Although Bugatti is looking forward to hybridization and a second model, Winkelmann put the rumors to rest in an e-mailed statement to LeftLaneNews. More to the point, “there will be no SUV from Bugatti.”
Putting the Bugatti badge on a re-designed Volkswagen Touareg (shots fired at the Bentley Bentayga and Lamborghini Urus) doesn’t do justice to the French automaker and its race-bred pedigree. Even if Bugatti were to focus on luxury instead of speed, the Volkswagen Group already has the Bentayga, and Rolls-Royce is much obliged to sell you the Cullinan.
“Bugatti celebrates its 110th birthday in 2019, and Winkelmann promised the brand has a few surprises in store to mark the occasion.” Coachbuilt cars or special editions of existing models are likely but don’t get your hopes up for the 16C Galibier entering production.
Bugatti has bigger challenges to focus on right now, starting with the quad-turbo W16. The 8.0-liter engine “will be the last of its kind” according to Winkelmann, and reading between the lines, Bugatti models with the W16 will become more collectible than ever. As more and more automakers embrace electrification, such marvels of internal combustion will be rarer than a unicorn’s horn (and just as magical).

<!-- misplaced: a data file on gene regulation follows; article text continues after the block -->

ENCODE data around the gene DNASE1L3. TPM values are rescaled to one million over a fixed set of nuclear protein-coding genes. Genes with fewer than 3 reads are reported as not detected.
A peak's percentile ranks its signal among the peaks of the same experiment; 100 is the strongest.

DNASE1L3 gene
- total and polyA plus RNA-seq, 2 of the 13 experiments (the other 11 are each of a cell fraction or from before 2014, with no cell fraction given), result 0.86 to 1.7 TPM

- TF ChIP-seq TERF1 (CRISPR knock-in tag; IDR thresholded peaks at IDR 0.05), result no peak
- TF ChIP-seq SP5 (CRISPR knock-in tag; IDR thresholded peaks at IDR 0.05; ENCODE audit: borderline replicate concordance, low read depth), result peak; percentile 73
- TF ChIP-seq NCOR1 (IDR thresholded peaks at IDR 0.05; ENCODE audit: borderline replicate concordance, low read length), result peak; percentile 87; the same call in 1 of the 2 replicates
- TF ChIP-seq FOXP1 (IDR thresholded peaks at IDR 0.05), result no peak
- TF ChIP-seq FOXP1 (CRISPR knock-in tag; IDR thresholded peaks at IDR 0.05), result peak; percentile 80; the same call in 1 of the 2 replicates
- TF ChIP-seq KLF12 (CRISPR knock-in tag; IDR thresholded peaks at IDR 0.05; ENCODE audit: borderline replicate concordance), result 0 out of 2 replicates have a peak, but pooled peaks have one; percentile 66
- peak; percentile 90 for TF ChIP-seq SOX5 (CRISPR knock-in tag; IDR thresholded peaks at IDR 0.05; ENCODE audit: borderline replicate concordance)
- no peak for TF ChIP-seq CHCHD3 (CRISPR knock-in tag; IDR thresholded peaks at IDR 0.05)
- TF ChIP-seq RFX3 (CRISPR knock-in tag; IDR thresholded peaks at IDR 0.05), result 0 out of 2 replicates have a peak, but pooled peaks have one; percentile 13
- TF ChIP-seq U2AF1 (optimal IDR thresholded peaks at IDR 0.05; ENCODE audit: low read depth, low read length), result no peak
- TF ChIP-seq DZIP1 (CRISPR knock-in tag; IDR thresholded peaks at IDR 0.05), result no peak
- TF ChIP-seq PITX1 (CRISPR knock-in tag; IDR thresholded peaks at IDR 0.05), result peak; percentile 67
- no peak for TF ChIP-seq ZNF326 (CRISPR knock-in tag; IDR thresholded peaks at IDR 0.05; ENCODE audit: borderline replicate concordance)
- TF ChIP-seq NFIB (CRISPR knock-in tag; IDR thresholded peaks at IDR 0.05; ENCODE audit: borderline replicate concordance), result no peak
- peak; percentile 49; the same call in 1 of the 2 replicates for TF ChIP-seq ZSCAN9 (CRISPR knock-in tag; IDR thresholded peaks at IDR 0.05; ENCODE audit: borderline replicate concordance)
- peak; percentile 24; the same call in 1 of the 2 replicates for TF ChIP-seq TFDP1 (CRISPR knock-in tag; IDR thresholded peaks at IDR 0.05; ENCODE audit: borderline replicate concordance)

Winkelmann declared towards the end of September 2018 that Bugatti is waiting for the Volkswagen Group to open its coffer before the designers and engineers start developing the second model in the lineup. For the time being, resources are limited because VAG is making significant investments in e-cars and autonomous driving.
An SUV would make more sense from a financial standpoint for Bugatti, but we’d prefer a modern interpretation of the Type 57 SC Atlantic. Whatever the body style and ground clearance, there’s no denying the second Bugatti will translate to larger volumes for the Molsheim-headquartered automaker.